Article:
In the early hours of 1st December 1848 William died at the Curator’s House at RBGE Inverleith and was the last family member to be interred in the grave.

Sign at cemetery entrance DSC08666
Sign at Calton Road entrance to New Calton cemetery

The 1st December 2023 is the 175th anniversary of William McNab’s death and to remember the contributions made to RBGE by him, and and his wife and daughter, on 10th November 2022 RBGE staff planted a selection of bulbs, tubers and corms on the grave, to flower in succession through 2023. In July 2023 a batch of seedlings of Verbena bonariensis were planted to augment the bulbs, and provide blooms in late autumn. The verbena flowers were still blooming on 30th November.

Bouquet newly laid and headstone close up November 2022 DSC08466 3
Headstone on McNab family grave with bouquet laid on 10th November 2022 when bulbs, corms and tubers were planted out

Close up of the headstone showing full inscription DSC01016
Close up of the inscription on headstone. Note surname spelling ‘MACNAB’ and a recurring RBGE variation: ROYAL BOTANIC GARDENS engraved on the pediment and ROYAL BOTANIC GARDEN in the inscription recording William McNab’s death

Regular visits have been made to the grave on the first weekend of each month to record the plants as they came up and flowered and to tidy the grave. Additional visits were made during the summer to prune buddleja on the adjacent grave and to clear weeds.

Emerging snowdrops and dried up bouquet DSC08667 2
Emerging blooms of Galanthus ‘Lady Beatrix Stanley’ with dried remains of the bouquet laid in November 2022
Snowdrops in bloom DSC08744
Close-up of flowering Galanthus ‘Lady Beatrix Stanley’
Crocus in bloom DSC08994
Emerging Crocus flowers
Decaying snowdrops dried up bouquet and Iris reticulata blooms DSC08995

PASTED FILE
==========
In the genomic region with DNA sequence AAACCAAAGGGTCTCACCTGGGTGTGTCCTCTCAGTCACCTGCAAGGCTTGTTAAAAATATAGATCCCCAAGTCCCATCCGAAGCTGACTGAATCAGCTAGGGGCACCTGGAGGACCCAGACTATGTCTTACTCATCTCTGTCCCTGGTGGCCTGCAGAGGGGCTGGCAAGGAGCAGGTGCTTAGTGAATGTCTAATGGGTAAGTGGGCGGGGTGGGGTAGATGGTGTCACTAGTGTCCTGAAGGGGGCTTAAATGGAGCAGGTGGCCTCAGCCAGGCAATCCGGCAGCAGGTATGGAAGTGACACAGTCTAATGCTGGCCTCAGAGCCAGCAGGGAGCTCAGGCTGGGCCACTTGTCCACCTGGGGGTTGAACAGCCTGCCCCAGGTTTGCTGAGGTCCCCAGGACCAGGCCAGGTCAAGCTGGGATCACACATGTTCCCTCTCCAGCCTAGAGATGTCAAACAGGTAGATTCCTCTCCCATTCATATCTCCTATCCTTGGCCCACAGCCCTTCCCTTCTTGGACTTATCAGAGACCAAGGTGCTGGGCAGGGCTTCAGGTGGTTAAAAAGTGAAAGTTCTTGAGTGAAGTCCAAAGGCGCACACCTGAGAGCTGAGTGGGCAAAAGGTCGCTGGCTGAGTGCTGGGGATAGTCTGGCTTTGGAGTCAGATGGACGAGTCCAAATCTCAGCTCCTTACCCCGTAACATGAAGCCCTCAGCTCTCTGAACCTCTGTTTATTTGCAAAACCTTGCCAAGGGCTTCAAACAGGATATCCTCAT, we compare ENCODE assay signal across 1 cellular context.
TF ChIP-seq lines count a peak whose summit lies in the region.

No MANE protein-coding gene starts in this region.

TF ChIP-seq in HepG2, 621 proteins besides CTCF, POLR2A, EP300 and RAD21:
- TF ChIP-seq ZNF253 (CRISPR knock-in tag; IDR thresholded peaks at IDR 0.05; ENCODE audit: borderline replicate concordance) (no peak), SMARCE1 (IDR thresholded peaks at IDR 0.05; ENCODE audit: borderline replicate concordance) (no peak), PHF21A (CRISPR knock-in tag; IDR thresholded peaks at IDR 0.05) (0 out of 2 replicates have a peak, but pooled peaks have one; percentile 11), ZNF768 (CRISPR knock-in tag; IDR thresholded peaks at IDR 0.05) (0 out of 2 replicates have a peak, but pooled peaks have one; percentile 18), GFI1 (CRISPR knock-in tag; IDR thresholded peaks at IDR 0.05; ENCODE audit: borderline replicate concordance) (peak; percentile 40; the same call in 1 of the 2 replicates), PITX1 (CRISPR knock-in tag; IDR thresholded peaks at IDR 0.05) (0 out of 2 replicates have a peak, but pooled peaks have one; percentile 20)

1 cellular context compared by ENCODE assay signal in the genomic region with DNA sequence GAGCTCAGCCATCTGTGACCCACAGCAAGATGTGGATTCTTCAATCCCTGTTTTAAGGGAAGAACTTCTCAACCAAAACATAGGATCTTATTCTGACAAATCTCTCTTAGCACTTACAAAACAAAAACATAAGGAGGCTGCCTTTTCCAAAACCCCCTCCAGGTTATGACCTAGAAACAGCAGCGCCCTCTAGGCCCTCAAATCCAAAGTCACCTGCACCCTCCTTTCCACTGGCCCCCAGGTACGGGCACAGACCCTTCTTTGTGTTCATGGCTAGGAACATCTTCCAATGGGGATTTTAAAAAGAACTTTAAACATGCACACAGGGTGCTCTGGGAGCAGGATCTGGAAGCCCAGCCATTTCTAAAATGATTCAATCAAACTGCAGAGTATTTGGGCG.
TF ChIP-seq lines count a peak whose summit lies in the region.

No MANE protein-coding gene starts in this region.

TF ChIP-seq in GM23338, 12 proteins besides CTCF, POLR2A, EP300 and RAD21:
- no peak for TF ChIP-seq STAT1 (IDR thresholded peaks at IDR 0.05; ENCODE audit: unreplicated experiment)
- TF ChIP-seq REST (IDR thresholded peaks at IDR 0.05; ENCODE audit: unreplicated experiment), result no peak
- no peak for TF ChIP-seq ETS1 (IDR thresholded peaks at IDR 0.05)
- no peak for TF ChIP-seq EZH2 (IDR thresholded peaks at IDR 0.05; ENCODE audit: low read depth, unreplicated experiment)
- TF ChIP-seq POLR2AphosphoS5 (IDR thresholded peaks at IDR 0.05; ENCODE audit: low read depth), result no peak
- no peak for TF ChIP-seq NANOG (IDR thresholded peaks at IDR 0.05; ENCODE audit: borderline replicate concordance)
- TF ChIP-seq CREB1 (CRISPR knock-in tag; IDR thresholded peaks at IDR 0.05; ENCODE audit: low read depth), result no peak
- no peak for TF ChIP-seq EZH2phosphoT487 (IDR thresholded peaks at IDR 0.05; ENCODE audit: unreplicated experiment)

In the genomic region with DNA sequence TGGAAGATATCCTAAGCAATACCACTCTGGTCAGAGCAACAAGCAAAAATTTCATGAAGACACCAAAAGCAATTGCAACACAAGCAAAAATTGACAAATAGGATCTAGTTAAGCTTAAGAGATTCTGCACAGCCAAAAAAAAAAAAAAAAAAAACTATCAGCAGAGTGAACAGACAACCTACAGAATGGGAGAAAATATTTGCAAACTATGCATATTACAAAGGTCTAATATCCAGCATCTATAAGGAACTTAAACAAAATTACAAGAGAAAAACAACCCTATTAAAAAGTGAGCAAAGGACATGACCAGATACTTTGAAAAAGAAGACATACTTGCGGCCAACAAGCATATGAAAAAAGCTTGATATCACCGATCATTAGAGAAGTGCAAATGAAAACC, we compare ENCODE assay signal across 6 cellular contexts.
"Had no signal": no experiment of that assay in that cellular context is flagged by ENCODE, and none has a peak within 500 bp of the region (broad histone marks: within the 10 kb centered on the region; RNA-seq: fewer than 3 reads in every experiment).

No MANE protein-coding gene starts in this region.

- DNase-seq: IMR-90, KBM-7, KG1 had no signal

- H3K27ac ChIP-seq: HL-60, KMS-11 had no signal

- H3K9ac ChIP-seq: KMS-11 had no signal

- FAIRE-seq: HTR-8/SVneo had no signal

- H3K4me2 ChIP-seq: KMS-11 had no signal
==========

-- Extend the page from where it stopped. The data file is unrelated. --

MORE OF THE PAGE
Dried up bouquet with decaying snowdrop flowers and Iris reticulata blooms
Cyclamen in bloom DSC08996
Cyclamen coum in bloom
Tulip blooms close to full flower on a rainy day DSC09767
Tulipa sylvestris blooms almost ready to open
Close up of grave showing tulips in early bloom with visitors on main cemetery through path behind DSC09771
Close up of grave showing Tulipa sylvestris flowers in bud, and visitors on neighbouring main path through the cemetery
Pink flowered prunus trees in bloom next to cemetery boundary wall DSC09768
View of edge of cemetery with adjacent flowering cherry trees in bloom
Sunlit tulip blooms going over DSC09824
Sunlit blooms of Tulipa sylvestris beginning to die back
Tulip seed heads DSC01013
Dried flower heads of Tulipa sylvestris
Narcissus DSC00071
Narcissus ‘Pheasant’s Eye’ blooms starting to die back
Allium oreophilum 2 DSC00072
Allium oreophilum blooms
Scilla peruviana and weed 2 DSC00075
Scilla peruviana bloom
View from grave showing Holyroodhouse and gorse in bloom on Arthurs Seat DSC09827
View from grave over cemetery showing Palace of Holyroodhouse and Arthur’s Seat
Allium sphaerocephalon in bloom DSC00399
Allium sphaerocephalon blooms
General view of grave showing dried out blooms of Scilla peruviana and Allium sphaerocephalon DSC01002
Grave (foreground) with decaying Allium sphaerocephalon, Tulipa sylvestris and Scilla peruviana plants; View over cemetery to Palace of Holyroodhouse and Arthur’s Seat
Allium sphaerocephalon bloom dying back with attached thistledown DSC01009
Decaying flower head of Allium sphaerocephalon with attached thistledown
Crocosmia in bloom DSC00396
Crocosmia in bloom
Verbena bonariensis in bloom DSC01235
Verbena bonariensis in bloom

The flowers will continue to bulk up and bloom on the grave in years to come. So if at any time you are passing either from Calton Road to Regent Road or the reverse, please step a little way from the main path and pause at the grave, and if you see a weed, remove it.

Note, the cemetery is on a hillside and there is a steep flight of twelve steps at the Calton Road entrance but there are no steps at the Regent Road entrance although the entrance is on a slope.

Close up of grave showing tulips in early bloom with visitors on main cemetery through path behind DSC09771